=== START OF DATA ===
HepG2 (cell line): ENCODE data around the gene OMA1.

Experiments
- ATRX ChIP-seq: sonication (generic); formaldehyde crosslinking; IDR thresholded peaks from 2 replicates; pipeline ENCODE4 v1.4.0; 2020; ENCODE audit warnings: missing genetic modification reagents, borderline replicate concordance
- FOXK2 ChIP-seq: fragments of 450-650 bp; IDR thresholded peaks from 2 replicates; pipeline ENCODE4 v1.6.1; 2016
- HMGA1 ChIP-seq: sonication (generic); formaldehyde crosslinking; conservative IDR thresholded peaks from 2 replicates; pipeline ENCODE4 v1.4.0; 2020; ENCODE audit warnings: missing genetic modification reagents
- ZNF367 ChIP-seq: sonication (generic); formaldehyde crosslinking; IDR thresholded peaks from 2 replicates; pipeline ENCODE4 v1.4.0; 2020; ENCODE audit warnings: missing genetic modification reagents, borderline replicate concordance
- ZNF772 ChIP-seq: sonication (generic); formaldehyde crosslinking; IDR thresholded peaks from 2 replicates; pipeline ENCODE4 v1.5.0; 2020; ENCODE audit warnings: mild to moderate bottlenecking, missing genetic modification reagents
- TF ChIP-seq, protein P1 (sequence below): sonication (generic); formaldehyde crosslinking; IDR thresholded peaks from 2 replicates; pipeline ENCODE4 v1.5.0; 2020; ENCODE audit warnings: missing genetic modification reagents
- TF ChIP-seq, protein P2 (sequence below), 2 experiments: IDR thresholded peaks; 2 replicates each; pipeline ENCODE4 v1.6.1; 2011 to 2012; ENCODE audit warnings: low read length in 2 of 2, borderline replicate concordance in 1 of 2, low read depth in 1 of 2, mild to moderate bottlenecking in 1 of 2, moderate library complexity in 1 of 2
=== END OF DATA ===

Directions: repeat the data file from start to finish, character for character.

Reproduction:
HepG2 (cell line): ENCODE data around the gene OMA1.

Experiments
- ATRX ChIP-seq: sonication (generic); formaldehyde crosslinking; IDR thresholded peaks from 2 replicates; pipeline ENCODE4 v1.4.0; 2020; ENCODE audit warnings: missing genetic modification reagents, borderline replicate concordance
- FOXK2 ChIP-seq: fragments of 450-650 bp; IDR thresholded peaks from 2 replicates; pipeline ENCODE4 v1.6.1; 2016
- HMGA1 ChIP-seq: sonication (generic); formaldehyde crosslinking; conservative IDR thresholded peaks from 2 replicates; pipeline ENCODE4 v1.4.0; 2020; ENCODE audit warnings: missing genetic modification reagents
- ZNF367 ChIP-seq: sonication (generic); formaldehyde crosslinking; IDR thresholded peaks from 2 replicates; pipeline ENCODE4 v1.4.0; 2020; ENCODE audit warnings: missing genetic modification reagents, borderline replicate concordance
- ZNF772 ChIP-seq: sonication (generic); formaldehyde crosslinking; IDR thresholded peaks from 2 replicates; pipeline ENCODE4 v1.5.0; 2020; ENCODE audit warnings: mild to moderate bottlenecking, missing genetic modification reagents
- TF ChIP-seq, protein P1 (sequence below): sonication (generic); formaldehyde crosslinking; IDR thresholded peaks from 2 replicates; pipeline ENCODE4 v1.5.0; 2020; ENCODE audit warnings: missing genetic modification reagents
- TF ChIP-seq, protein P2 (sequence below), 2 experiments: IDR thresholded peaks; 2 replicates each; pipeline ENCODE4 v1.6.1; 2011 to 2012; ENCODE audit warnings: low read length in 2 of 2, borderline replicate concordance in 1 of 2, low read depth in 1 of 2, mild to moderate bottlenecking in 1 of 2, moderate library complexity in 1 of 2